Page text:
Afterwards Chris told me the band are appearing live on TV on Friday, on the ‘Tube’ and asked me if I would make a brief appearance. I didn’t need to be asked twice and I’m visiting them for rehearsals on Thursday in Newcastle. I’m excited.

114. Monday November 5th, 1984.

In Uncategorized on November 5, 2009 at 10:25 am

Well, the strain has finally caught up with Kath and she has suggested that we split up. I didn’t argue because home life has become unbearable and it was starting to affect the girls. We’ve agreed that a seperation will be best for all of us and I’ll leave as soon as I can find somewhere to live. 12 years down the pan! Thank you Thatcher! Perhaps when the strike is finally over we can get back together, though I doubt it because there is no way I am ever going back down the pit again. I’ve been saying it for months, win or lose, and I can’t really see Kath wanting to be with me when I’m unemployed. Que sera sera.

Chris Moore phoned to say the Redskins are playing the Bunker club in Sunderland tomorrow night and has invited me and Kath along. Kath doesn’t want to go so I’ll go on my own. I need something to cheer me up.

Kinnock has refused to attend a series of planned rallies. Just proves where his true loyalties lie, and it aint with us miners!

The Delegate Conference has voted unanimously to continue the strike, which is heartening in the light of concerted efforts by the NCB to bribe men back to work. The bastards are trying hard to get NUM funds but they aren’t finding it easy. Let’s hope it stays that way.

90. Sunday September 9th, 1984.

In Uncategorized on September 8, 2009 at 8:11 pm

I had intended staying at home today with Kath but we had a blazing row so I went to Doncaster for an SWP miners meeting instead. I’m glad I did because it gave us the opportunity to discuss how the strike is going in our respective areas. There was general agreement that the strike is now firmly on the defensive, with all of us mainly concerned with stopping scabs breaking the strike. To ensure this we need to get more men out onto the picket lines, and as Ian Mitchell from Silverwood told us from his own experience, the way to do that is to ‘go on the knocker’ and visit every striking miner we can to argue why they should be active. At the very least it could prevent men from scabbing, which will be important if we are to go on the offensive in the winter.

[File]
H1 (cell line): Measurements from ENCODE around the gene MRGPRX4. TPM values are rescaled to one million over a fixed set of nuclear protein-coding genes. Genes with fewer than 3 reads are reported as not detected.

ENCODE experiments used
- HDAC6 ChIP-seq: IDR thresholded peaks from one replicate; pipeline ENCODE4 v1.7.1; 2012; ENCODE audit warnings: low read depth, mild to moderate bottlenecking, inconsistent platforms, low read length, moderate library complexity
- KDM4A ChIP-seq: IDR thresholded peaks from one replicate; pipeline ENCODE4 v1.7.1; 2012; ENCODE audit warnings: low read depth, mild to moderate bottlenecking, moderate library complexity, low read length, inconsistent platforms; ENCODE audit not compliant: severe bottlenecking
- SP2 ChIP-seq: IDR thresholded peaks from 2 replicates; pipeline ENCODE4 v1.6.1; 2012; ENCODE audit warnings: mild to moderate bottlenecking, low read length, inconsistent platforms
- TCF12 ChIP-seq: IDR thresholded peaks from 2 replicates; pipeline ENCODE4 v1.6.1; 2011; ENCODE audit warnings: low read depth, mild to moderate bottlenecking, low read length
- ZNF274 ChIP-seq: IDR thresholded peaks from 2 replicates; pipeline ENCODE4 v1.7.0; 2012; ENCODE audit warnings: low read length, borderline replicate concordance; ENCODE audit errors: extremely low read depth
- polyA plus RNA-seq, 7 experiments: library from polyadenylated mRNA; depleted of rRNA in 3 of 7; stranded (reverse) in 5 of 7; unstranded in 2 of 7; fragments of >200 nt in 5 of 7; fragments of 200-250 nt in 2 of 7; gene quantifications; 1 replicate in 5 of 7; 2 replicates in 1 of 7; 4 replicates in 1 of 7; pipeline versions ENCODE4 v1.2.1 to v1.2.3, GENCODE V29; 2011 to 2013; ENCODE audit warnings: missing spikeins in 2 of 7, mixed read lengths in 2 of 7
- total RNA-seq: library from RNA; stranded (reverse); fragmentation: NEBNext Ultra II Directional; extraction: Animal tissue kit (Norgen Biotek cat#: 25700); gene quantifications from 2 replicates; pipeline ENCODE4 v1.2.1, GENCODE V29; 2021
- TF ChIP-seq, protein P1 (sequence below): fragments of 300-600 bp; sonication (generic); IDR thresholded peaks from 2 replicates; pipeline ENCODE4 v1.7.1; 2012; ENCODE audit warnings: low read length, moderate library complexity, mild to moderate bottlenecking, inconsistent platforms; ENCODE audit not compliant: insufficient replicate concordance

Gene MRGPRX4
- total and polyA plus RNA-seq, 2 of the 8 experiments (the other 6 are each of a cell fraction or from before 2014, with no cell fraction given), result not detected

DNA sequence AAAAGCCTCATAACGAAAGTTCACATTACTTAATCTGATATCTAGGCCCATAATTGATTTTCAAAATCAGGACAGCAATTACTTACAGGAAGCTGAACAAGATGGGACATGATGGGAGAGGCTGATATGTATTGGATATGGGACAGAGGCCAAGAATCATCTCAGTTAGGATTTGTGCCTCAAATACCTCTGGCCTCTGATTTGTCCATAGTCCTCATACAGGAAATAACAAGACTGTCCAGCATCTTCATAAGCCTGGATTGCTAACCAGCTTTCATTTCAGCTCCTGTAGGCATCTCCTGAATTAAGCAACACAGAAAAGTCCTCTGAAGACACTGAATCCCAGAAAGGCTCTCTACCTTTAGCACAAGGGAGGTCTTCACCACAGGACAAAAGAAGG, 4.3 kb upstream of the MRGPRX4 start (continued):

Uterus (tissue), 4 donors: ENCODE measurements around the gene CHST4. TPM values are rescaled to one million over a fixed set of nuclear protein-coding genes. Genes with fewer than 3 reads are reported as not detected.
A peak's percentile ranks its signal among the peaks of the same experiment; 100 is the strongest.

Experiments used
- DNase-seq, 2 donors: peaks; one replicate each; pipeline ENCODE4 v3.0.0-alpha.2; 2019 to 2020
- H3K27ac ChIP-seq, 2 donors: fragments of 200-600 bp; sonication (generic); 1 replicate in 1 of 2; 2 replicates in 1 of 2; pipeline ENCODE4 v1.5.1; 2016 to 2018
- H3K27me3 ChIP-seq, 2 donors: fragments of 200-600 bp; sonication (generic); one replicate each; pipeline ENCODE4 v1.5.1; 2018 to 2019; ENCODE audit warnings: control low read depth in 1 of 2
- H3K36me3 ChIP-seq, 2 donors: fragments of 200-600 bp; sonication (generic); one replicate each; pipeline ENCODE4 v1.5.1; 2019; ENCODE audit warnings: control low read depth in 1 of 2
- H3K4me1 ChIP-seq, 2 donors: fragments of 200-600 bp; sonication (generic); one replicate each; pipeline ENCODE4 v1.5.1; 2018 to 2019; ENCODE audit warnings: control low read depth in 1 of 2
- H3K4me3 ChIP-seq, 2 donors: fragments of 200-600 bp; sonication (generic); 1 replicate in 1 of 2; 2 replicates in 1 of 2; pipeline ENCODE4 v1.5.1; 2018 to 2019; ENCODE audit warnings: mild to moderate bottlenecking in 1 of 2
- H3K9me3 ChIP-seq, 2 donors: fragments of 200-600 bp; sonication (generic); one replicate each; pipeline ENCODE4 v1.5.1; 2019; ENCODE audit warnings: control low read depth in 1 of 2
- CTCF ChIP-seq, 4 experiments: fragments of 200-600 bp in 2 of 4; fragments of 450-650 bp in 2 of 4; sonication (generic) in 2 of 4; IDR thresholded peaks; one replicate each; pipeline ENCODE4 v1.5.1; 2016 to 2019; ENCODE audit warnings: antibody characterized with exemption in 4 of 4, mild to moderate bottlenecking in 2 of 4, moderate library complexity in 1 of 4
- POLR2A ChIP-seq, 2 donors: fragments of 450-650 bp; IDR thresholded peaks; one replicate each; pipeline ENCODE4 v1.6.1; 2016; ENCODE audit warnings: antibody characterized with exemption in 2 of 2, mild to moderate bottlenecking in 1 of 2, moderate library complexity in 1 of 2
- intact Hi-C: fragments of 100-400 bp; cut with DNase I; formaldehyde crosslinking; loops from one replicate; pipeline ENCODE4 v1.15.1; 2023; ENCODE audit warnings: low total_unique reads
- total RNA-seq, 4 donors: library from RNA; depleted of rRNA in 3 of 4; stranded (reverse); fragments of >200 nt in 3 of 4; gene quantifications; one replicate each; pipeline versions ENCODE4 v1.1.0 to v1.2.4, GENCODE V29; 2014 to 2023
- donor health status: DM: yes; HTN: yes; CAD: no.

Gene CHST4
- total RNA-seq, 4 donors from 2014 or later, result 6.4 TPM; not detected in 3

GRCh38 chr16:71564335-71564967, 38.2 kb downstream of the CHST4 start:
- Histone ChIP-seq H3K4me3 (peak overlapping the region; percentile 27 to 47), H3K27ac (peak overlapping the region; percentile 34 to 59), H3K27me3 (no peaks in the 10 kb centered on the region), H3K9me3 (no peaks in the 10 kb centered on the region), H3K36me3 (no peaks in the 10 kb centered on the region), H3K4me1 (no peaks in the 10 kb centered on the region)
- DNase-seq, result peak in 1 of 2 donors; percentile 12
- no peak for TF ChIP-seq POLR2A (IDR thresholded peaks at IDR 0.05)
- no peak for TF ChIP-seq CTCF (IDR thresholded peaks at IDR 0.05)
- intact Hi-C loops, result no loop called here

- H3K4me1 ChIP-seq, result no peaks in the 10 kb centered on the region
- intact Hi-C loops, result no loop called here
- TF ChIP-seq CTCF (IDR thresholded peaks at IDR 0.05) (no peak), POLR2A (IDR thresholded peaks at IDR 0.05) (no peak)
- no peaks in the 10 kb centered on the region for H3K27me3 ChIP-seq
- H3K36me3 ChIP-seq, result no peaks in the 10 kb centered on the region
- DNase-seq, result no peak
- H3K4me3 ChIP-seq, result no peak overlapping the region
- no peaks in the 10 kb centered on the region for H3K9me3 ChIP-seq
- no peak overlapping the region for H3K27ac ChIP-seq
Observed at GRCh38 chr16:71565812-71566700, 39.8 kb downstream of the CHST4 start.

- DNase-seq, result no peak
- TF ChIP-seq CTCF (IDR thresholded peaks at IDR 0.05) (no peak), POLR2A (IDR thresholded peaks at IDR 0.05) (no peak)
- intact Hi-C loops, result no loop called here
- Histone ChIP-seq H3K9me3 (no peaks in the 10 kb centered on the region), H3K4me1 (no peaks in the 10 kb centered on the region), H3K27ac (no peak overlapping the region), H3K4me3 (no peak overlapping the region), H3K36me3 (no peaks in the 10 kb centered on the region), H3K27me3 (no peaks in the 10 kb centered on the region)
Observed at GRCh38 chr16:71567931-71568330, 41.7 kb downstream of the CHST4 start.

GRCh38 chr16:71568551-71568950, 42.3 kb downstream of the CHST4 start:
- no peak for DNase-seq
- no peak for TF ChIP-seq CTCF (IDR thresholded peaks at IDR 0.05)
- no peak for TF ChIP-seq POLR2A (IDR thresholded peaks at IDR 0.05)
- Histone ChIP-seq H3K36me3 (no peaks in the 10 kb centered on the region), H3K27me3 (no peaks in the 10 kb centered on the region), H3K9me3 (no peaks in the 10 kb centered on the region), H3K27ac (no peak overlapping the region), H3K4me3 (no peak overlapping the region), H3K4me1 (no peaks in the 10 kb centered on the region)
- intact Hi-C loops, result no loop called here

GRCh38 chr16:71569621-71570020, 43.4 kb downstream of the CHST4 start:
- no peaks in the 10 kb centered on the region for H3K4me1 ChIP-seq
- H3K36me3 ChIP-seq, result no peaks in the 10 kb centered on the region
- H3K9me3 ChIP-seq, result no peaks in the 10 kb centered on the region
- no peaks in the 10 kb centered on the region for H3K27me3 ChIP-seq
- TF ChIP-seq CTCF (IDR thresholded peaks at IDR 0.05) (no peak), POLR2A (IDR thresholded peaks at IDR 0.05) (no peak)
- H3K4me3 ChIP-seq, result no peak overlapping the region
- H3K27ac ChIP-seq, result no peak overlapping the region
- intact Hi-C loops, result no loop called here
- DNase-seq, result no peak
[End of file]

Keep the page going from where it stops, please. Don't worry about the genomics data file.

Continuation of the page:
There was also agreement that there is a big danger of the new talks between MacGregor and Scargill leading to a sell out, and further demoralisation if they break down,which seems inevitable because the NUM has nothing to bargain with. We haven’t got the bastards by the balls, nowhere near it.

The importance of us selling Socialist Worker was stressed again because that is how pickets can be kept informed of exactly what is happening in the strike. We must always try to sell the paper on picket lines, inminers welfares and strike centrex because it’s vital we are identified with the paper. That’s how we get our ideas across and we can have important arguments at the same time. At Westoe, Gary, Ian, John, Keith and myself have built a good reputation as active militanys and we need to continue being identified with the SWP and put forward constructive suggestions at union meetings. The first one is to get a list of addresses and use all the men banned from picketing to go out and visit men who are not active and try to persuade them to join us.

When I got home I had a phonecall asking me to meet the journalist at the bus stop near our house and I set off in the dark, expecting to meet some hippie type with long hair and flares because I used to read the NME regularly up until a few years ago and that’s how I imagined he would look. I was shocked when a tall skinhead with a red Harrington jacket, jeans and red boxing boots loomed out of the darkness. He introduced himself as Chris Moore and we walked back to my house. I was relieved to hear he’s an SWP member and not in the National Front, as I’d always irrationally thought about skinheads.

We sat up talking about the strike and about music. He’s in a band himself called ‘The Redskins’, whom I’ve never heard of, but he’s brought me a record and a tape of their stuff which I’ll listen to tomorrow.